No room is more deserving of this botanical pressed flowers wallpaper than a conservatory, sunroom or winter garden.
Conservatories, Sunrooms and Winter Gardens: Is Wallpaper a Bad Idea?
Is there any space more deserving of wallpaper than conservatories, sunrooms and winter gardens? Imagine a quaint floral wallpaper to complement your plants soaking in the sun, or a clean geometric wallpaper to help you stay focused in your conservatory turned office or workspace. But is it a really such a good idea? The good news is that it can be done risk-free and in this article, we’ll discuss what types of wallpaper to shop for, as well as the problems temperature fluctuation and moisture.
This crafty light blue tile print wallpaper exudes the cheerful feeling of summer that’s perfect for a sunroom
Dealing with Direct Light
The good news is that it is standard for modern wallpaper to be colorfast, meaning it won’t fade even after years of direct sunlight. Colorfastness in wallpaper is rated from ‘Moderate’ to ‘Excellent’, but even at the ‘Good’ middle point, this wallpaper can be suitable for a conservatory. However, a dark wallpaper with only a ‘good’ light resistance rating will possibly show signs of fading eventually; to be safe, opt for light colored wallpaper in a space where long hours of direct light are to be expected. When shopping for wallpaper for a conservatory, sunroom or winter garden, look for wallpapers with a ‘good’, ‘very good’ or ‘excellent’ colorfastness symbol.
Give your conservatory a warm boho chic touch with faux Persian carpet wallpaper
Dealing with Temperature Fluctuation
The real threat to conservatory wallpaper is actually not the colors fading but rather, the fluctuation in temperature that can cause wallpaper to peel. If you don’t choose the right material, the wallpaper will expand when warm and shrink when cold, eventually causing it to peel from the wall. What you want to avoid is paper wallpaper, and instead, look for non-woven wallpapers that preferably don’t have a paper backing (fabric backing is optimal but is sometimes hard to find) or a wallpaper that’s totally vinyl.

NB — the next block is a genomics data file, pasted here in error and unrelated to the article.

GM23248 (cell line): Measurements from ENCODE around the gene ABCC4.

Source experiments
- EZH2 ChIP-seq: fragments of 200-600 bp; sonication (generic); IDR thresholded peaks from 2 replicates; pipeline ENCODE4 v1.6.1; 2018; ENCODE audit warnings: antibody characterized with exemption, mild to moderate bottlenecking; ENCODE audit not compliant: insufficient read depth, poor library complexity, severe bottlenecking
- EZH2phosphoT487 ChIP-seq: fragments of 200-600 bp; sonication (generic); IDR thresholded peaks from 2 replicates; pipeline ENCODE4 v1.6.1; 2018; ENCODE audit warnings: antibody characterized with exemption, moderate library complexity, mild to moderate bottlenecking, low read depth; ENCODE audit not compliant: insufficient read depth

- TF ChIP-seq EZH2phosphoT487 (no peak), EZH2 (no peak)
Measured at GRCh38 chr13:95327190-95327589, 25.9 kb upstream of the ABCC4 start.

The turquoise of this playful damask wallpaper is a great transitional color to enter your conservatory to from outdoors.
Dealing with Moisture
Again, with the issue of moisture, you want to avoid paper wallpaper which can absorb humidity and cause mold to grow behind the wallpaper. Instead, look for wallpapers with a non-woven or vinyl surface that won’t allow water to soak in.
On top of picking an appropriate wallpaper for your conservatory, it’s crucial to go the extra mile when preparing your walls for wallpaper. Be sure to prime the walls to ensure the wallpaper will stick strong and not peel. But also, if your conservatory or sunroom suffers from wall moisture or humidity in general, it can also be a wise choice to mix some anti-fungal solution in with the adhesive to prevent the risk of mold growing behind the wallpaper.
Finally, be conscious not to hang wallpaper where water might be able to directly enter through the edges and make effort to ensure proper ventilation in the room to avoid the problem of humidity in the first place.
A wallpaper mural featuring nature like this birch trees wallpaper mural create an optical illusion of space, making your conservatory feel huge!
- Conservatories, sunrooms and winter gardens can be responsibly wallpapered with only a few additional considerations.
- It is standard that most modern wallpaper is colorfast and should not fade.
- Check that your wallpaper has at minimum, a ‘good’ colorfastness rating.
- Temperature fluctuation and moisture are the real threats to conservatory wallpaper.
- Don’t use paper wallpaper in a conservatory – look for non-woven or vinyl.
- Prepare your walls with primer to prevent peeling and mix anti-mold agents into your adhesive to prevent mold.